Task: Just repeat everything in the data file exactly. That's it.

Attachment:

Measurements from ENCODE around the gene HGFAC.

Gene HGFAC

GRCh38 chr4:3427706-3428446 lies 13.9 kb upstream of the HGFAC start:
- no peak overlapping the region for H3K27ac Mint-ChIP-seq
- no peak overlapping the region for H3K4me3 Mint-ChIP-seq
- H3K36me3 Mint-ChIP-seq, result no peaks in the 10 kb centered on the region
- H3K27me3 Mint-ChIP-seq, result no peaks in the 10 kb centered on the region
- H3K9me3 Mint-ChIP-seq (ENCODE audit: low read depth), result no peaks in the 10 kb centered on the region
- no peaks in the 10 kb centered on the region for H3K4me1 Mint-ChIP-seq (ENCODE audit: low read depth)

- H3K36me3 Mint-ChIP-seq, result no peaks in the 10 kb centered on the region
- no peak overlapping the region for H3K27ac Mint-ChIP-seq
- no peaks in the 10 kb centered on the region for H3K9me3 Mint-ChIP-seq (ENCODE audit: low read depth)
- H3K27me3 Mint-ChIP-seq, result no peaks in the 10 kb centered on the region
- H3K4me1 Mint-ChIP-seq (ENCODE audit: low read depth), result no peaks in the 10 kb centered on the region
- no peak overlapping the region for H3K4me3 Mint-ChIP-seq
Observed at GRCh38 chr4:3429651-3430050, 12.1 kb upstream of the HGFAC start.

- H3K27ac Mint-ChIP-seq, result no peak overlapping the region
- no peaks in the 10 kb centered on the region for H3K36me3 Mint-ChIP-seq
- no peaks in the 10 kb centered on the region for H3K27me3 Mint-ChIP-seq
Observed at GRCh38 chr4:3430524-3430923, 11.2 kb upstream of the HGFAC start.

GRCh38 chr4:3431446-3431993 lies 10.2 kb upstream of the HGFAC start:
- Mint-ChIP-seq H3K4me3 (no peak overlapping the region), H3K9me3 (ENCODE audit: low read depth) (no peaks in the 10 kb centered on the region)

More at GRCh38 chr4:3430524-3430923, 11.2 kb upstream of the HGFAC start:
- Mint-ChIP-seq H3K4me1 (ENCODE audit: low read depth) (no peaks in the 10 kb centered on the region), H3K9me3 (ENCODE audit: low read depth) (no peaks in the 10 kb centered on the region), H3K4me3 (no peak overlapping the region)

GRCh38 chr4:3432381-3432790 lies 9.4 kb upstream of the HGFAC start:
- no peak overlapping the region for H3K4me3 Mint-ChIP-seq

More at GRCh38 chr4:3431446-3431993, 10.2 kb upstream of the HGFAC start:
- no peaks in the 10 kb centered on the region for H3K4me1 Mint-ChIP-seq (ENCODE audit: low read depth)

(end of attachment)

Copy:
Measurements from ENCODE around the gene HGFAC.

Gene HGFAC

GRCh38 chr4:3427706-3428446 lies 13.9 kb upstream of the HGFAC start:
- no peak overlapping the region for H3K27ac Mint-ChIP-seq
- no peak overlapping the region for H3K4me3 Mint-ChIP-seq
- H3K36me3 Mint-ChIP-seq, result no peaks in the 10 kb centered on the region
- H3K27me3 Mint-ChIP-seq, result no peaks in the 10 kb centered on the region
- H3K9me3 Mint-ChIP-seq (ENCODE audit: low read depth), result no peaks in the 10 kb centered on the region
- no peaks in the 10 kb centered on the region for H3K4me1 Mint-ChIP-seq (ENCODE audit: low read depth)

- H3K36me3 Mint-ChIP-seq, result no peaks in the 10 kb centered on the region
- no peak overlapping the region for H3K27ac Mint-ChIP-seq
- no peaks in the 10 kb centered on the region for H3K9me3 Mint-ChIP-seq (ENCODE audit: low read depth)
- H3K27me3 Mint-ChIP-seq, result no peaks in the 10 kb centered on the region
- H3K4me1 Mint-ChIP-seq (ENCODE audit: low read depth), result no peaks in the 10 kb centered on the region
- no peak overlapping the region for H3K4me3 Mint-ChIP-seq
Observed at GRCh38 chr4:3429651-3430050, 12.1 kb upstream of the HGFAC start.

- H3K27ac Mint-ChIP-seq, result no peak overlapping the region
- no peaks in the 10 kb centered on the region for H3K36me3 Mint-ChIP-seq
- no peaks in the 10 kb centered on the region for H3K27me3 Mint-ChIP-seq
Observed at GRCh38 chr4:3430524-3430923, 11.2 kb upstream of the HGFAC start.

GRCh38 chr4:3431446-3431993 lies 10.2 kb upstream of the HGFAC start:
- Mint-ChIP-seq H3K4me3 (no peak overlapping the region), H3K9me3 (ENCODE audit: low read depth) (no peaks in the 10 kb centered on the region)

More at GRCh38 chr4:3430524-3430923, 11.2 kb upstream of the HGFAC start:
- Mint-ChIP-seq H3K4me1 (ENCODE audit: low read depth) (no peaks in the 10 kb centered on the region), H3K9me3 (ENCODE audit: low read depth) (no peaks in the 10 kb centered on the region), H3K4me3 (no peak overlapping the region)

GRCh38 chr4:3432381-3432790 lies 9.4 kb upstream of the HGFAC start:
- no peak overlapping the region for H3K4me3 Mint-ChIP-seq

More at GRCh38 chr4:3431446-3431993, 10.2 kb upstream of the HGFAC start:
- no peaks in the 10 kb centered on the region for H3K4me1 Mint-ChIP-seq (ENCODE audit: low read depth)